Who is a LAP Trained Volunteer
Our volunteers give their time and assistance because they know that their participation is valuable and directly benefits the legal profession. They find it personally rewarding to help others. LAP has volunteer opportunities for attorneys, judges, and law students who are in recovery from chemical dependency or mental health problems, as well as for those who are not in recovery, and simply want to help.
Participation in a training session does not obligate an individual to become a LAP volunteer, but it is a prerequisite to serving in a volunteer capacity. Some legal professionals attend these training events to improve their understanding of addiction and mental health problems and how these issues affect the profession.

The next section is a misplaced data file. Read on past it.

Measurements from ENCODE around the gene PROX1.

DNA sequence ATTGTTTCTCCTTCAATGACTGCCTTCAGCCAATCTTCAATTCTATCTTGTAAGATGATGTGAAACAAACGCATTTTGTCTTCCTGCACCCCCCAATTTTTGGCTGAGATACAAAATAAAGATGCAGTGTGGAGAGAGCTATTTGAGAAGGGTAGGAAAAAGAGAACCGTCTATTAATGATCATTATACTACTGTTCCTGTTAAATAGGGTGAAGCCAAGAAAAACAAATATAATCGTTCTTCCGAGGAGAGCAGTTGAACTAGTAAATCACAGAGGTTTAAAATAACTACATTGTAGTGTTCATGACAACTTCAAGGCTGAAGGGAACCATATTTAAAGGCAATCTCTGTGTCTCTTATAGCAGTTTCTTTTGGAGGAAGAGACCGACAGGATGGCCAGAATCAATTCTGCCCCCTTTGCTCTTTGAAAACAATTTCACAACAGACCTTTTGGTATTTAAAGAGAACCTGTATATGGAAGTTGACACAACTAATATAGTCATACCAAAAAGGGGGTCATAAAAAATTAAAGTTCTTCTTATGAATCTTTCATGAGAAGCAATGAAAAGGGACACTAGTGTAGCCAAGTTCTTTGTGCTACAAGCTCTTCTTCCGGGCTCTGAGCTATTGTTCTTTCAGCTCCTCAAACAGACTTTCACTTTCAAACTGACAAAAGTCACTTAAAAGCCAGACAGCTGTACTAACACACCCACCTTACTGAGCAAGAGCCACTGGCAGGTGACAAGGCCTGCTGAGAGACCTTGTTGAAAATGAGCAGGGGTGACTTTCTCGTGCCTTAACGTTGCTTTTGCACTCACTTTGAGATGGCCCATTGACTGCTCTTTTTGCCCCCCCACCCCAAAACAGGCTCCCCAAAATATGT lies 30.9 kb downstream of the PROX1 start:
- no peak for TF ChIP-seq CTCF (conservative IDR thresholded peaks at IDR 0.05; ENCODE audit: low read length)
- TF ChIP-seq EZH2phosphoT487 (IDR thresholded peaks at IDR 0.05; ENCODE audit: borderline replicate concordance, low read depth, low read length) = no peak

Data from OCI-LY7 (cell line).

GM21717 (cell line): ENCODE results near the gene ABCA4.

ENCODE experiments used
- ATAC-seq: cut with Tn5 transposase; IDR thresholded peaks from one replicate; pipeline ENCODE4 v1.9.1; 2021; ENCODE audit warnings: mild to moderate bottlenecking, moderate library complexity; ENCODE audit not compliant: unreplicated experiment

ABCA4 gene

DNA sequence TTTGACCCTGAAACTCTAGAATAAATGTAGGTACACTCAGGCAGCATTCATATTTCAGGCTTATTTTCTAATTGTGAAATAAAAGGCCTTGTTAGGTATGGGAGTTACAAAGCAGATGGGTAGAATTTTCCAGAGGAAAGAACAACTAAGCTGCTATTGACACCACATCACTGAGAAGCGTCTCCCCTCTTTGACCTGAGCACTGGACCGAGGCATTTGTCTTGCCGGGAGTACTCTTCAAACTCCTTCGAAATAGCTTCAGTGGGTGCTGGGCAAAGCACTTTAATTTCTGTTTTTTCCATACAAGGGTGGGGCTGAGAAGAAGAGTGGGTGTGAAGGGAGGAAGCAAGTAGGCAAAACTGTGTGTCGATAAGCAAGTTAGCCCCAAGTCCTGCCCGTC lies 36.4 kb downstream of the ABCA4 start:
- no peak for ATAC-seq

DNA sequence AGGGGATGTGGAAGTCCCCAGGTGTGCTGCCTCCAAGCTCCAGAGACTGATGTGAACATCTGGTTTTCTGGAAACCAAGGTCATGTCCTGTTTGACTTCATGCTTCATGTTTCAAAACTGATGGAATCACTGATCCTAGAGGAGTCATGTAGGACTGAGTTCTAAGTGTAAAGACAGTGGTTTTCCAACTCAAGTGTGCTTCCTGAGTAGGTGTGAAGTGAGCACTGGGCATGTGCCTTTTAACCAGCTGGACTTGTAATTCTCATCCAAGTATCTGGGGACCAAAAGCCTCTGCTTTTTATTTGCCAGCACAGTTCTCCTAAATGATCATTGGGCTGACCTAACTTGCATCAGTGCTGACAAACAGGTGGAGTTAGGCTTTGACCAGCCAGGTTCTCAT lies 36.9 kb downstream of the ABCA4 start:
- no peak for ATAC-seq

You may call or email the LAP office is you wish to be notified of the next volunteer training session.
Volunteers in Recovery
Paying it Forward
Personal recovery in a twelve-step program such as Alcoholics Anonymous or Al-Anon provides an excellent foundation for understanding addiction. It also gives credibility to the hope offered the subject of an intervention that recovery is possible and can be successful. LAP feels so strongly about this factor that it requires that at least one member of an intervention team be in recovery from the illness afflicting the subject.
Persons in recovery do need to be aware that LAP intervention work is not the same as twelve step work. Successful intervention work requires a clear conceptual understanding of what the intervention is designed to do: get the subject to accept help.
Volunteers Not in Recovery
More than Just Addiction
These non-recovering volunteers do understand how addiction and mental illness can impair legal professionals. Like all our volunteers, they are a prime example of the good that comes when those within a profession are concerned for their fellow professionals and want to help.